This evening, at the meeting of the Housing Trust Fund (HTF) Board, Jeffrey Dodson, executive director of the Hudson Housing Authority (HHA), who serves ex officio on the HTF Board along with two members of the HHA Board of Commissioners, Nick Zachos and Rebecca Wolff, who were appointed to the HTF Board, reported on the HHA redevelopment project. Dodson said there is currently a $23 million gap in funding for the project. He also indicated that the cost for each of the two phases of the project was $110 million, for a total cost of $22o million. The project is expected to create 300 housing units. By my calculations, that works out to a staggering $733,334 for each unit.

So far, no design for the buildings being proposed has been made public. Dodson announced at the HTF meeting that he would be at the Common Council meeting on Tuesday, April 16, to make a presentation about the redevelopment project.

Tuesday, April 9, 2024

Dunn Warehouse Update

In October 2023, the Common Council accepted a plan for the redevelopment of the Dunn Warehouse submitted be CGS Group in response to an RFP issued in April 2023 and authorized the mayor to enter into an agreement with the CGS Group, a partnership of Caitlin Baiada, Gabriel Katz, and Sean Roland. The agreement involved a ninety-day due diligence period.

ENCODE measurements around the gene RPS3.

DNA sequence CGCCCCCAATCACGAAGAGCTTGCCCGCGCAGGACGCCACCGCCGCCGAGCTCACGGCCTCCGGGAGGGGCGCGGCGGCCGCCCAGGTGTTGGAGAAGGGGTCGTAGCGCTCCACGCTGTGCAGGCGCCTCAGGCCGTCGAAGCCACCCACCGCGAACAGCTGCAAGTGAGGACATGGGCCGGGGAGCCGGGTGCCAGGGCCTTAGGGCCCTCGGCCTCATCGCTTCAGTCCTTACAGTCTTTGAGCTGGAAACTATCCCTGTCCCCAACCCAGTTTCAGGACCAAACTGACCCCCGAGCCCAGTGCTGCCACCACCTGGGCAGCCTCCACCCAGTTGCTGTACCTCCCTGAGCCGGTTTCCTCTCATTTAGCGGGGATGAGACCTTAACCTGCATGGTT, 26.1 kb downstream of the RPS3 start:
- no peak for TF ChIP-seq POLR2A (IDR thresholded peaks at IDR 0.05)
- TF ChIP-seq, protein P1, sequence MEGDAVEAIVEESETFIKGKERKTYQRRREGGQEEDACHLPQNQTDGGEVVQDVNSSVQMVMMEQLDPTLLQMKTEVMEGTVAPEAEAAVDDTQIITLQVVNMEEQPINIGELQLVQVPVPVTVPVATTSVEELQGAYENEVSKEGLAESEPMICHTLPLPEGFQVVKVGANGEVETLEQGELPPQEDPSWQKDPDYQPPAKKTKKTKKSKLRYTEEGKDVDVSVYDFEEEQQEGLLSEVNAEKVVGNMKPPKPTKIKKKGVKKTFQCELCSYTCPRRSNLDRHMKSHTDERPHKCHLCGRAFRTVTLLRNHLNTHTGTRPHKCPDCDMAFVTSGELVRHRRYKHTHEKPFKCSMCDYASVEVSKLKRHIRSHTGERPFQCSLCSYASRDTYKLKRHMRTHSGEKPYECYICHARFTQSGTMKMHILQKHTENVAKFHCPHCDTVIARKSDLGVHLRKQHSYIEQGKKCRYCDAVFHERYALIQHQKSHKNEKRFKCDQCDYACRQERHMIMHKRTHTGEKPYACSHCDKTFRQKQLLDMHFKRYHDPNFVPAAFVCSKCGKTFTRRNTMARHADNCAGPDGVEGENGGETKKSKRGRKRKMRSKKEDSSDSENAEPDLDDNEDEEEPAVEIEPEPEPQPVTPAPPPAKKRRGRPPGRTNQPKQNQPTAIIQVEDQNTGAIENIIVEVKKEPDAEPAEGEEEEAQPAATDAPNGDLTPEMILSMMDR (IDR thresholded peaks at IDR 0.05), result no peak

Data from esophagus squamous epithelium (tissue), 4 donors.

Although the agreement was authorized six months ago, the contract was actually signed only recently. Mayor's aide Michael Hofmann told the Council at its informal meeting last night that the due diligence period would end in June. During the due diligence period the group said they would be conducting community visioning/focus groups. So far, to Gossips' knowledge, none has been scheduled or has taken place.

The plan for the building proposed by the CGS Group includes two commercial spaces, available for lease to waterfront-related businesses, and a food and beverage space, for a casual restaurant or concession, in the north section of the building, and an events space, available for private events and "at a steeply discounted rate for community or municipal events," in the south section of the building. The plan also includes an outdoor pool, open to Hudson residents, with sliding scale memberships.